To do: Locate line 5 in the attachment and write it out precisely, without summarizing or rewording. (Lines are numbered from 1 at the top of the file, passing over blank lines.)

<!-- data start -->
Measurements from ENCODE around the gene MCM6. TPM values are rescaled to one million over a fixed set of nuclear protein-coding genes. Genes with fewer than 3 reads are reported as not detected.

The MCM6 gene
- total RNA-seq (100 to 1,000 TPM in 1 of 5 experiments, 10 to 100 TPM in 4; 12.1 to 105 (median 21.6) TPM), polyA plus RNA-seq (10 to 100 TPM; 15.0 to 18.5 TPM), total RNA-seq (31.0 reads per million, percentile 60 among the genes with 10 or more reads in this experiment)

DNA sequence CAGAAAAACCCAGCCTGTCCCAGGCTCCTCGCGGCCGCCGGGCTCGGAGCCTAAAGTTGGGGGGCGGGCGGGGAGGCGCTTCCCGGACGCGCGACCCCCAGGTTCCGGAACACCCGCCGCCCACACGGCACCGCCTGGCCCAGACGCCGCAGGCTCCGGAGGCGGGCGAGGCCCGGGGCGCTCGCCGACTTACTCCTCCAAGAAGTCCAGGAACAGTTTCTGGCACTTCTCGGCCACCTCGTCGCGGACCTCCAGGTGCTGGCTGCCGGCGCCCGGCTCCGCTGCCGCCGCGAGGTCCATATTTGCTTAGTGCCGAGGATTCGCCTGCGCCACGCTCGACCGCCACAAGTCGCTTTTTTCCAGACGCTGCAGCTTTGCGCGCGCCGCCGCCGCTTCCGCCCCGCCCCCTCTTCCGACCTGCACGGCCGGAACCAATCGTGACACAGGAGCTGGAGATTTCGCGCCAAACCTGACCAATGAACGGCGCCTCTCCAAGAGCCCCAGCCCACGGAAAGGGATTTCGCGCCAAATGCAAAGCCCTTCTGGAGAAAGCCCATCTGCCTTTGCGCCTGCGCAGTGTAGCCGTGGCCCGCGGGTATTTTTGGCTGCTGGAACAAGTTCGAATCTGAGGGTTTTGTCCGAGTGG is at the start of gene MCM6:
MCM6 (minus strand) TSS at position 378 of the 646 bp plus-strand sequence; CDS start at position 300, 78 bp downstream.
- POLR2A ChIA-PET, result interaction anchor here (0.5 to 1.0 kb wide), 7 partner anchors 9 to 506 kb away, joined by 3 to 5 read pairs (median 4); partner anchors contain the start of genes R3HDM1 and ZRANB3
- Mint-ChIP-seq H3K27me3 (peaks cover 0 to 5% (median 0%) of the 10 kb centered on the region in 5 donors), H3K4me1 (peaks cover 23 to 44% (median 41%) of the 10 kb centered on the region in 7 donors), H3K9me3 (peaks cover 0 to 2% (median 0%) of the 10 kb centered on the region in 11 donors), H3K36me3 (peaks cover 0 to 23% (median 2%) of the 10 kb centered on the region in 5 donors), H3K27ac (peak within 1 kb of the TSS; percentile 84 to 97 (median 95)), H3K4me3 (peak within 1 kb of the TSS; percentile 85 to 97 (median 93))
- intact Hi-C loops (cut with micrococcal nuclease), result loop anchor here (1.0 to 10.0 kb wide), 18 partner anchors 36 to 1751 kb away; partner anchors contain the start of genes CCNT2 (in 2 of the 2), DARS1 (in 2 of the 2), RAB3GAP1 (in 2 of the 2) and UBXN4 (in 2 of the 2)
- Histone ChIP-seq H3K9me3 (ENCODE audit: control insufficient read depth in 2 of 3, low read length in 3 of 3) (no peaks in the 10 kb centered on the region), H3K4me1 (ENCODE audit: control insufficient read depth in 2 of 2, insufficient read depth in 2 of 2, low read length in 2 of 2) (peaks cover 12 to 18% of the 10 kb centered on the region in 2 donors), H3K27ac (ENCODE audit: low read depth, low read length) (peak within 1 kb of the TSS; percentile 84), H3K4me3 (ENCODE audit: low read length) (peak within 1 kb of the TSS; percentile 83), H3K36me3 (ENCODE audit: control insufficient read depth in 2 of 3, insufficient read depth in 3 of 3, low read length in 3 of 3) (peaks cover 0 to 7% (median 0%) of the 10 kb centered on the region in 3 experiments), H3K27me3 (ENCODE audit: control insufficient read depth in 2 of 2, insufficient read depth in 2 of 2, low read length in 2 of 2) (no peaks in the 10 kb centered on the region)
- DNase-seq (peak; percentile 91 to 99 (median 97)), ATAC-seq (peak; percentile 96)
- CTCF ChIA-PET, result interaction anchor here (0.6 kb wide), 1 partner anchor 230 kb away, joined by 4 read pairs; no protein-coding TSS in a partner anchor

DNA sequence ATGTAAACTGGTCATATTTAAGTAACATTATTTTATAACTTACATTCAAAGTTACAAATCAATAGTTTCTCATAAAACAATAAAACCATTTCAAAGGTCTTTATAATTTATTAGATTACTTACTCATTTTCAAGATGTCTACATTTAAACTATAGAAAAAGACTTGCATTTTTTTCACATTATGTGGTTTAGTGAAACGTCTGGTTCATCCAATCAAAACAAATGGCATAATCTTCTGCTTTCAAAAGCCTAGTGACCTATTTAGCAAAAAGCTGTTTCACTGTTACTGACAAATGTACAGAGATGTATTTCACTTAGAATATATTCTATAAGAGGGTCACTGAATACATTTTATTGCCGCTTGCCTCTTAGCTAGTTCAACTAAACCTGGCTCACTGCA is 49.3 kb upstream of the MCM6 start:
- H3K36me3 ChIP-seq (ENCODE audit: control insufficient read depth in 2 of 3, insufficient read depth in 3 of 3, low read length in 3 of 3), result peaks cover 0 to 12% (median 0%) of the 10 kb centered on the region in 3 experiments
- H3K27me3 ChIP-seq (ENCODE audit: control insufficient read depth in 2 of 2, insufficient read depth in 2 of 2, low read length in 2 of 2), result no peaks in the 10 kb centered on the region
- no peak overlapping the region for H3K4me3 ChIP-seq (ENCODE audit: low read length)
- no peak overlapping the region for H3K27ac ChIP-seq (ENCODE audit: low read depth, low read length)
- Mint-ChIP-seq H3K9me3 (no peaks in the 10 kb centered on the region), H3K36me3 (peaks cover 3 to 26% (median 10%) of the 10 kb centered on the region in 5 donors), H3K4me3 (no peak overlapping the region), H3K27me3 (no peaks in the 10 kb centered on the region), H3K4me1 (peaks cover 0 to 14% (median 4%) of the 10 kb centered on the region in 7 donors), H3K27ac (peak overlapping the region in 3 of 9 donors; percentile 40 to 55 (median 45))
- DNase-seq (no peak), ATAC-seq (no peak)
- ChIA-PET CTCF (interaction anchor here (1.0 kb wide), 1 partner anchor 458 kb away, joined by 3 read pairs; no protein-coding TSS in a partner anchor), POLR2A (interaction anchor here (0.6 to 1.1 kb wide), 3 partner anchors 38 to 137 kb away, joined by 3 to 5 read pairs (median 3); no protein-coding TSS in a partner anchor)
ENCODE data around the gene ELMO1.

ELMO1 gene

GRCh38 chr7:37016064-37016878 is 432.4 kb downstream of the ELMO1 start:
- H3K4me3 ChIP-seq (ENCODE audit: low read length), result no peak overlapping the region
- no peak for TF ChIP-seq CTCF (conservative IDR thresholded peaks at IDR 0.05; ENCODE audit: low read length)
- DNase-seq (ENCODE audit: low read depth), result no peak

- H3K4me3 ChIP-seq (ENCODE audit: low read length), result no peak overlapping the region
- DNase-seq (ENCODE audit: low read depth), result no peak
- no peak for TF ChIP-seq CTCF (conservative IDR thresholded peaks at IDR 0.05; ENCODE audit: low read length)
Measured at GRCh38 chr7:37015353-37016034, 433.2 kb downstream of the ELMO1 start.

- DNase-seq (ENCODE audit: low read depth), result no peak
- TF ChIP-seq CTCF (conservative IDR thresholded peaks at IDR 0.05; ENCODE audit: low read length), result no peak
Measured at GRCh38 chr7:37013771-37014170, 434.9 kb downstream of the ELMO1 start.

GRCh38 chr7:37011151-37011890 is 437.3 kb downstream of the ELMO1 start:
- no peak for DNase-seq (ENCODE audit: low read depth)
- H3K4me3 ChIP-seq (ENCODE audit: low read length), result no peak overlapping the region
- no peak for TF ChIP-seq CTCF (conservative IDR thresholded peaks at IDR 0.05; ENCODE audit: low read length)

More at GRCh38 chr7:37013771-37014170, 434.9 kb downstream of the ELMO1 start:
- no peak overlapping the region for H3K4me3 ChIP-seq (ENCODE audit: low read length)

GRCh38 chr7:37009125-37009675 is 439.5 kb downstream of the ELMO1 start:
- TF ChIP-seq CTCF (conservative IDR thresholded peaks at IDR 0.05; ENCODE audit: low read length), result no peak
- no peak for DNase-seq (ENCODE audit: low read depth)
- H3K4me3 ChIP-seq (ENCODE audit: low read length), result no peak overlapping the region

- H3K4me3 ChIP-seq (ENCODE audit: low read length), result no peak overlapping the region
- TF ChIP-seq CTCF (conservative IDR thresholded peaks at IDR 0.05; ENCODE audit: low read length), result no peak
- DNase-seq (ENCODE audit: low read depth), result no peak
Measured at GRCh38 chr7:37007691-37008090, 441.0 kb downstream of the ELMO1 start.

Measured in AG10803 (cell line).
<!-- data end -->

MCM6 (minus strand) TSS at position 378 of the 646 bp plus-strand sequence; CDS start at position 300, 78 bp downstream.